Terrible dating habits of War and Peace: An analysis

As you might remember, I’ve been on a bit of a Russian lit kick for the past couple of years. What’s funny to me is that this “Russian lit kick” is only made up of four books, but they’re so long that I’m still on the same reading trend after two years. I’m starting to wonder if I’ll ever finish this fourth book, but I’m slowly making headway.

I was inspired to read War and Peace after seeing the musical Natasha, Pierre, and the Great Comet of 1812. The musical dramatizes part of Volume 2, Part 5, when several of the characters all meet in Moscow in the middle of Bonaparte’s invasion into Russia. Many men are off at war, Natasha’s being a classic teenage girl with a crush, and Pierre is depressed. The Broadway musical was my most magical experience at a theatre, but this post isn’t about the musical.

Epic novels like War and Peace, Anna Karenina, and Les Misérables are all fascinating because their characters are so intertwined. You might need Wikipedia to figure out exactly who everyone is and what their family tree looks like, but they’re like teens at a small private school. Everyone knows everyone, and everyone’s related to everyone.

Basically, everyone in this book makes terrible decisions and really needs to date outside their circle.

Natasha/Natalya/Natalie is a beautiful and flirtatious girl who is quick to fall in love. She’s the girl with the bright smile that all the boys were enthralled with in middle school. Yes, she’s 13 when she’s introduced in the book, and she has a childish crush. She has several other suitors as she gets older.

Sonya is Natasha’s cousin, you know, the poor relation that 19th century families always take in. Her childhood sweetheart is Natasha’s Brother, which explains why she doesn’t flirt with anyone in the musical. At some point, she rejects a guy who gets super pissed at her, goes off into a dangerous part of the war, and then comes back a war hero. But who cares that she rejected a guy who’s now The Bachelor War Hero With The Rose, because she’s still in love with Natasha’s Brother.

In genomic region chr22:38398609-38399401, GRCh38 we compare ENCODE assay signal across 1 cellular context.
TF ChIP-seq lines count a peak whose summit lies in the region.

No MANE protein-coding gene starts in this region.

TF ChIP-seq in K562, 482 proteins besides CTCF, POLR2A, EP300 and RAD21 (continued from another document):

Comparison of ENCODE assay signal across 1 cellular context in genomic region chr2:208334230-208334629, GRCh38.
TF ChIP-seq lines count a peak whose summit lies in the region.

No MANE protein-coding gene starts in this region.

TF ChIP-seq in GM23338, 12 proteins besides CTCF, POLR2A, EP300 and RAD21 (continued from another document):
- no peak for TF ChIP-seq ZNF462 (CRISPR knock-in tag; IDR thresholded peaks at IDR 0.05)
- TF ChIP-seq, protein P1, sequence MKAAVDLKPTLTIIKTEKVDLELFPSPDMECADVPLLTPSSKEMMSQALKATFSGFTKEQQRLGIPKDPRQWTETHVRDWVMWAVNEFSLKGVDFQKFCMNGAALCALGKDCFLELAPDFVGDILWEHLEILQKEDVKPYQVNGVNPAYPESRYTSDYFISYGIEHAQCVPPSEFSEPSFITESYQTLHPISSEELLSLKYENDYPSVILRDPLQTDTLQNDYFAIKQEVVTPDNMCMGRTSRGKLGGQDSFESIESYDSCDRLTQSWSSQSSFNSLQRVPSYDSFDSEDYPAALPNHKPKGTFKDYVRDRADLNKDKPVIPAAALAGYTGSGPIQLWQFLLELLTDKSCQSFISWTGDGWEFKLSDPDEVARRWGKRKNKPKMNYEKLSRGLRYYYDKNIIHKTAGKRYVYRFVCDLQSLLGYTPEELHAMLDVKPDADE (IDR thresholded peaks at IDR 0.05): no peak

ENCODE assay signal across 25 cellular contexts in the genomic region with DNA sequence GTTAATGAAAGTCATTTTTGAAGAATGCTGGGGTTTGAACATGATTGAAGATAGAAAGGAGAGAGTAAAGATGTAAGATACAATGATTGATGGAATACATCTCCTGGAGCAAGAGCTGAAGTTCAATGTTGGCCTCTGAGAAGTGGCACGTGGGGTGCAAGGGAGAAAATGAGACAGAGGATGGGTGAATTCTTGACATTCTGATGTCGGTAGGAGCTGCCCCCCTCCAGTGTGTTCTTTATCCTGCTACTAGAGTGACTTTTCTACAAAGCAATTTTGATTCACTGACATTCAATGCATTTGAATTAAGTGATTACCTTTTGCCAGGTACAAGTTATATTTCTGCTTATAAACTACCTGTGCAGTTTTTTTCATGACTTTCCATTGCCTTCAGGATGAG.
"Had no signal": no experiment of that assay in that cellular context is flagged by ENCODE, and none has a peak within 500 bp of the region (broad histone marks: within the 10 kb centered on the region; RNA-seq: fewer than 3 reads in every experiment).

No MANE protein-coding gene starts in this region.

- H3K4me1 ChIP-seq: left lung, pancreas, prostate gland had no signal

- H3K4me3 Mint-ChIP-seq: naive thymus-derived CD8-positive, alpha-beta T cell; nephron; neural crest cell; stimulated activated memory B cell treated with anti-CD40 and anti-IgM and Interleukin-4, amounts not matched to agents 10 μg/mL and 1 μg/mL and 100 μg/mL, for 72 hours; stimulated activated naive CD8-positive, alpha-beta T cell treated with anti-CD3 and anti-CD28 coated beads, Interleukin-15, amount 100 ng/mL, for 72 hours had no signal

Oh, and after Sonya rejects Bachelor With The Rose, he gambles with Natasha’s Brother and thus steals away all the family’s money. I haven’t actually watched The Bachelor, but this Bachelor War Hero is a pretty terrible person.

Natasha gets engaged to a Rich Widower Prince who’s crazy about her because she’s so bright and full of life, but then his dad won’t let him commit, and he leaves. While she’s lonely, a Hot Guy comes in and convinces her that this is what love is like. Oh, and Hot Guy is best friends with The Bachelor With The Rose.

By the way, Hot Guy is a total meathead, and he’s already married. He’s really into having affairs with married women, and his family runs in some of the same circles that Natasha’s does.

Prince Rich Widower Fiancé refuses to take Natasha back because she cheated (fair) and broke up with him (fair), so he goes off to war. I think he also meets Natasha’s Brother at some point? Honestly, it’s like there are only four officers in the entire Russian army, and they all know Natasha.

I’m just past the point in the book when the Russian army thinks that all might be lost, and Bonaparte might win. Rich Widower Ex-Fiancé’s family tries to flee their estate, but the serfs refuse to let them leave until Natasha’s Brother literally rides in on horseback and rescues the Princess in Distress. So of course she decides she’s in love with him.

I think the lesson of this novel might be ask everyone you gamble with if they once proposed marriage to your sibling. If they say yes, they’re probably going to rob you of your fortune.

Or it’s to find better love interests, because these people don’t make good decisions. At this point in the book, I’d say that they’re all around 20-40, so they don’t all have the excuse of youth.

I’m sure there are plenty more poor decisions left in this novel. Like any good soap opera, I can’t wait to see who actually ends up married to whom.


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